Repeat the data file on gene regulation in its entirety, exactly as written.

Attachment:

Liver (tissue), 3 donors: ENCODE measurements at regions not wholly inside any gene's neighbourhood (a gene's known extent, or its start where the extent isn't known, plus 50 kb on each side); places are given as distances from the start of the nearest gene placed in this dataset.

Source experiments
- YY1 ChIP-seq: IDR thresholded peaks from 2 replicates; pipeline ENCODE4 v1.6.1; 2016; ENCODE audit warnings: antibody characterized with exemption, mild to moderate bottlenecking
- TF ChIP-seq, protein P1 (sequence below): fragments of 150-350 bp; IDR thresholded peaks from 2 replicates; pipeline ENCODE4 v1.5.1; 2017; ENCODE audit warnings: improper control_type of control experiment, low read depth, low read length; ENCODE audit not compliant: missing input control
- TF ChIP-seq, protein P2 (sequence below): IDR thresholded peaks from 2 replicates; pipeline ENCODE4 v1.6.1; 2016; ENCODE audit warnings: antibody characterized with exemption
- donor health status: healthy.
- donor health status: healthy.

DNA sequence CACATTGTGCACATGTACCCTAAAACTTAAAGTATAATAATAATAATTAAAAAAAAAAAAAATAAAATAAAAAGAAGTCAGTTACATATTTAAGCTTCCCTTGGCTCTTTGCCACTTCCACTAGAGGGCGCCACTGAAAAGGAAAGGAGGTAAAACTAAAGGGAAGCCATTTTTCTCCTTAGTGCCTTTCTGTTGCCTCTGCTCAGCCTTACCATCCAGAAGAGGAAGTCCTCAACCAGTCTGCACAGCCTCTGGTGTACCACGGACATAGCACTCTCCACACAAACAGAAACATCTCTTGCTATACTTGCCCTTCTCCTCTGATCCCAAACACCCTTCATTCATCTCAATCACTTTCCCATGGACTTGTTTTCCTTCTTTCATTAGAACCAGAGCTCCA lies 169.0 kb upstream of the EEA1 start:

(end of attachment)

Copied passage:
Liver (tissue), 3 donors: ENCODE measurements at regions not wholly inside any gene's neighbourhood (a gene's known extent, or its start where the extent isn't known, plus 50 kb on each side); places are given as distances from the start of the nearest gene placed in this dataset.

Source experiments
- YY1 ChIP-seq: IDR thresholded peaks from 2 replicates; pipeline ENCODE4 v1.6.1; 2016; ENCODE audit warnings: antibody characterized with exemption, mild to moderate bottlenecking
- TF ChIP-seq, protein P1 (sequence below): fragments of 150-350 bp; IDR thresholded peaks from 2 replicates; pipeline ENCODE4 v1.5.1; 2017; ENCODE audit warnings: improper control_type of control experiment, low read depth, low read length; ENCODE audit not compliant: missing input control
- TF ChIP-seq, protein P2 (sequence below): IDR thresholded peaks from 2 replicates; pipeline ENCODE4 v1.6.1; 2016; ENCODE audit warnings: antibody characterized with exemption
- donor health status: healthy.
- donor health status: healthy.

DNA sequence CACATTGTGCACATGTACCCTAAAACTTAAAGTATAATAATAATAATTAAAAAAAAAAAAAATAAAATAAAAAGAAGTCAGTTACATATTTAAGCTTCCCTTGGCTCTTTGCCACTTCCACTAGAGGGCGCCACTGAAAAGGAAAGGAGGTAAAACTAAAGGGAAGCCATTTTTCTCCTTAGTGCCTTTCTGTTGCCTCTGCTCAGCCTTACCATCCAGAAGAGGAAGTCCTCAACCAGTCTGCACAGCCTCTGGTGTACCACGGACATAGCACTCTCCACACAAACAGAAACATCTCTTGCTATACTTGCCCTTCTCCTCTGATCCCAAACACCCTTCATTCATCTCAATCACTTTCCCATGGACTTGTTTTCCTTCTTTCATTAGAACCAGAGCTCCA lies 169.0 kb upstream of the EEA1 start: